The cybersecurity company said it observed a 7.6% rise in the number of vulnerabilities tied to ransomware in Q1 2022. It found that the Conti group exploited most of these (19/22).
The notorious cyber-criminal group has been responsible for numerous high-profile ransomware incidents in recent years, including a recent attack on US manufacturing firm Parker-Hannifin. Conti is believed to have ties to the Russian state and released a statement strongly supporting the Kremlin’s invasion of Ukraine in February.
Last week, Costa Rica declared a national emergency following sustained cyber-attacks on government systems by Conti.
The new report also revealed a 7.5% increase in APT groups associated with ransomware, a 6.8% increase in actively exploited and trending vulnerabilities and a 2.5% increase in ransomware families in Q1.
In addition, there are signs that ransomware operators are becoming more targeted and sophisticated in their approach. Ivanti researchers said that these groups are exploiting vulnerabilities within eight days of patches being released by vendors. This means any “minor laxity” in security measures by third parties is enough for ransomware operators to infiltrate vulnerable networks.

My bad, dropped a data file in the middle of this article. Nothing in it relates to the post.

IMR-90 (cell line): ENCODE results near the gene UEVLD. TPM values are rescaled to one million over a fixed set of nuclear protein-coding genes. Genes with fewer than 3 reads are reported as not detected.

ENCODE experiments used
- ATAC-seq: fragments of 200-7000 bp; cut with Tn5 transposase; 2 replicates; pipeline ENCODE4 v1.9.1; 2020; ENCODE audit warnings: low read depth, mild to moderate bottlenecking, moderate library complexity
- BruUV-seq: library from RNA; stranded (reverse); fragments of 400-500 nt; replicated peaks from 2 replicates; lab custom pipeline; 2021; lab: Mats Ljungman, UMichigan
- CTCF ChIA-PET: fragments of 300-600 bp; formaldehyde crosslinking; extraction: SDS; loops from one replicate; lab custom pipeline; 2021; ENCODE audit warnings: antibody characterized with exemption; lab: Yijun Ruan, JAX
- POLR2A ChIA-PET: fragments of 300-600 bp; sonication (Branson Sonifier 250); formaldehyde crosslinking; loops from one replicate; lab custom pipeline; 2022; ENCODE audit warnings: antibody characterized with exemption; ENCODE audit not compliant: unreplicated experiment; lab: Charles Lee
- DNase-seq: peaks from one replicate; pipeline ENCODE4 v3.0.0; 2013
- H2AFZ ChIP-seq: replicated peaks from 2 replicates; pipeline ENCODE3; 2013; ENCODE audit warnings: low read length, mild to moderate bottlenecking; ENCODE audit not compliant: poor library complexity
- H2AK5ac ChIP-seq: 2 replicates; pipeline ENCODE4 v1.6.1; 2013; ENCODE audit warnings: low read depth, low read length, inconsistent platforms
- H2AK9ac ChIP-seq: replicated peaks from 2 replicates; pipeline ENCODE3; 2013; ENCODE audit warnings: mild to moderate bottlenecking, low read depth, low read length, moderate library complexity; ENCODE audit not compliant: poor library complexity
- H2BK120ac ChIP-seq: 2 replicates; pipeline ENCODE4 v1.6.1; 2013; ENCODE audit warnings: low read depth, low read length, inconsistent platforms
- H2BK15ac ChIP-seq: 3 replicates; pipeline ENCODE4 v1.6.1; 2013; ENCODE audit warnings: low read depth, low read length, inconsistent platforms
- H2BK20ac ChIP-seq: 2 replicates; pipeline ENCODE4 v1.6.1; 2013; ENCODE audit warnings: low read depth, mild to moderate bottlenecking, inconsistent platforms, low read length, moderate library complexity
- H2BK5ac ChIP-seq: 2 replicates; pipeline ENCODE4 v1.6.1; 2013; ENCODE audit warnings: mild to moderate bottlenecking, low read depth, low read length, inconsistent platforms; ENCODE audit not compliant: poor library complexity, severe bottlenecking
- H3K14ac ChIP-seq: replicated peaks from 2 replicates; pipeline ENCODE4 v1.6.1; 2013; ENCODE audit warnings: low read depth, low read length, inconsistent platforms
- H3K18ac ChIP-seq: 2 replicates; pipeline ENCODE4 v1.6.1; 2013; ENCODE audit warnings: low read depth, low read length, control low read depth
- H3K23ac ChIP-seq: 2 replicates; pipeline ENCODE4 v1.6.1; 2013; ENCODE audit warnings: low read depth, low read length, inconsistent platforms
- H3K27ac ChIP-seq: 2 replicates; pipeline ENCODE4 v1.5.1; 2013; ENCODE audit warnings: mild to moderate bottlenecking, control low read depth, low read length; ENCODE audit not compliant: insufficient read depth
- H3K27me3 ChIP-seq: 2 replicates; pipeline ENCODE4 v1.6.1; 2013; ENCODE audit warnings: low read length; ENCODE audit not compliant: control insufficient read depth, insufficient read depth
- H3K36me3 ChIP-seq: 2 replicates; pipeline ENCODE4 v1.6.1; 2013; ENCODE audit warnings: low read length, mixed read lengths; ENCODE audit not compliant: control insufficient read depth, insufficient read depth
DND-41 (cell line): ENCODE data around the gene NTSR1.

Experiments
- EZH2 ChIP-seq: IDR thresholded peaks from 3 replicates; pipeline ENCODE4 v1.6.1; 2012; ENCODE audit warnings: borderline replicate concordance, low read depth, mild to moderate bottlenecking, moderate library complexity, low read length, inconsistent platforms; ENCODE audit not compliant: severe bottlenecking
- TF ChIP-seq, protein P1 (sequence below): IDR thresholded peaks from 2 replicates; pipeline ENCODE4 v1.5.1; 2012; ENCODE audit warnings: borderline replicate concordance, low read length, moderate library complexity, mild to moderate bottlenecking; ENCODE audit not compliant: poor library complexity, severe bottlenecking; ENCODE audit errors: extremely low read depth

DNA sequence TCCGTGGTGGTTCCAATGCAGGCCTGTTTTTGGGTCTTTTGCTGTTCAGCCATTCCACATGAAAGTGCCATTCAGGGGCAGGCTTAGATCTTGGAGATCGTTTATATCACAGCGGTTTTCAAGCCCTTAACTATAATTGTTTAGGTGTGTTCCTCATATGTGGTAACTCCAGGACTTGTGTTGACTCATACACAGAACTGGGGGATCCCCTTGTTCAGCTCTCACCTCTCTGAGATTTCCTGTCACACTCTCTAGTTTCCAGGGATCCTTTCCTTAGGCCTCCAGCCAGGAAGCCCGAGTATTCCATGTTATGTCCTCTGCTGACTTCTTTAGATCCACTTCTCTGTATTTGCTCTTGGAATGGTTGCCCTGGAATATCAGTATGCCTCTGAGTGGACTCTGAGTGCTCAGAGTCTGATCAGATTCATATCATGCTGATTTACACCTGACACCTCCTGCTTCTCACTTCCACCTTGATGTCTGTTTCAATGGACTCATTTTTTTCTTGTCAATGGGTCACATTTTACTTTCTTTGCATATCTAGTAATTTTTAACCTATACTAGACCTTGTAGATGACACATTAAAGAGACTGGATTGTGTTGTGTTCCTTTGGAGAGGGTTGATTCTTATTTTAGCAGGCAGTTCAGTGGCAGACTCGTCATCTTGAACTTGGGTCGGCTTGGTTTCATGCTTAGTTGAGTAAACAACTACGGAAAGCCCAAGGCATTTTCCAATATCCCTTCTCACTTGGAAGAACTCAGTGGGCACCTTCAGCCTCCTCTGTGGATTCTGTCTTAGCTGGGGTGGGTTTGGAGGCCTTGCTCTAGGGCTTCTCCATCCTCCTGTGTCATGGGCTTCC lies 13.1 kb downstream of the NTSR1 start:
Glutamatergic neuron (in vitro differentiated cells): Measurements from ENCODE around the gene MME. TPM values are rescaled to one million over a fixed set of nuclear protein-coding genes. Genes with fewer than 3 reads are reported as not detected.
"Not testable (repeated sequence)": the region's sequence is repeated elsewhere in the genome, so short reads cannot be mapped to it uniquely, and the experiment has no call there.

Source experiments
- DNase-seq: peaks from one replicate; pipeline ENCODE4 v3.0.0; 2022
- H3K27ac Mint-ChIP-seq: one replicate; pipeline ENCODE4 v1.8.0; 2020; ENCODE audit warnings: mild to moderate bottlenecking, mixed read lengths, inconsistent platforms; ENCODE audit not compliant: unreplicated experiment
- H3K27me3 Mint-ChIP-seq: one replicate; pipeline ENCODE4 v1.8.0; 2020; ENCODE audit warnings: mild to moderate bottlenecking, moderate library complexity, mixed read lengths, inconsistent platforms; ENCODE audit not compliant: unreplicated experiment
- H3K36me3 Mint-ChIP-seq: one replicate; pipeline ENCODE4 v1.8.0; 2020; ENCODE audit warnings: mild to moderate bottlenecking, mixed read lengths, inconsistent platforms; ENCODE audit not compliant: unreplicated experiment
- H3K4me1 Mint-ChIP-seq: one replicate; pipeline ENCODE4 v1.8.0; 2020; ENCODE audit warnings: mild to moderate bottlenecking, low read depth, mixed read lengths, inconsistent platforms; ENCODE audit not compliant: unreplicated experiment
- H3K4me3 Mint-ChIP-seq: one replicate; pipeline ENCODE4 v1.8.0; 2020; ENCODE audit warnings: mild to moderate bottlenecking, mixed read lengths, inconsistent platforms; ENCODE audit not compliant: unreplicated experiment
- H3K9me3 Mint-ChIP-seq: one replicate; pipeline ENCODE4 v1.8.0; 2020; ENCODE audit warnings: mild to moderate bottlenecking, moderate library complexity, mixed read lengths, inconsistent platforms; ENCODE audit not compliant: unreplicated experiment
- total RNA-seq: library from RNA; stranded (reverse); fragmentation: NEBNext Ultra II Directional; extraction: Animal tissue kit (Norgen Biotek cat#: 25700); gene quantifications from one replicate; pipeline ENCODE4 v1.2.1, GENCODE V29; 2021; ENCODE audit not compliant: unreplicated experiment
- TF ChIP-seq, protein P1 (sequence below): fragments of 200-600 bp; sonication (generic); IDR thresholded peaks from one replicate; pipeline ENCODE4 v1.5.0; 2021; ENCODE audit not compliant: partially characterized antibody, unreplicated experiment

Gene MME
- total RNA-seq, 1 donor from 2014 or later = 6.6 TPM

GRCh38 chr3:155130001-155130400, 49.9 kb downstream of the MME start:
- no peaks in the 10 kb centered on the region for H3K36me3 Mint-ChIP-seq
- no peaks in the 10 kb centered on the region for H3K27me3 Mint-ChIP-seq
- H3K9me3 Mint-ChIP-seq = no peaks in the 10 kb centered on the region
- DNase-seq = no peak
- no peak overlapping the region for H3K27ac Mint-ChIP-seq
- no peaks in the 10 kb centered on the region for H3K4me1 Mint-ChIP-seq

Worryingly, the research found that more than 3.5% of ransomware vulnerabilities are being missed by scanners, further exposing organizations to risks. Gaps also exist within the National Vulnerability Database (NVD), the Common Attack Pattern Enumeration and Classification (CAPEC) list by The MITRE Corporation and the Known Exploited Vulnerabilities (KEVs) catalog by the US Cybersecurity and Infrastructure Security Agency (CISA), according to the findings.
Anuj Goel, co-founder and CEO at Cyware, commented: “Ransomware is now one of the most predominant attack vectors affecting the bottom line of organizations globally. The Q1 report underscores the fact with new numbers that show an increase in the number of ransomware vulnerabilities and the APTs using ransomware. However, one of the major concerns that has surfaced is the lack of complete threat visibility for security teams owing to cluttered threat intelligence available across sources.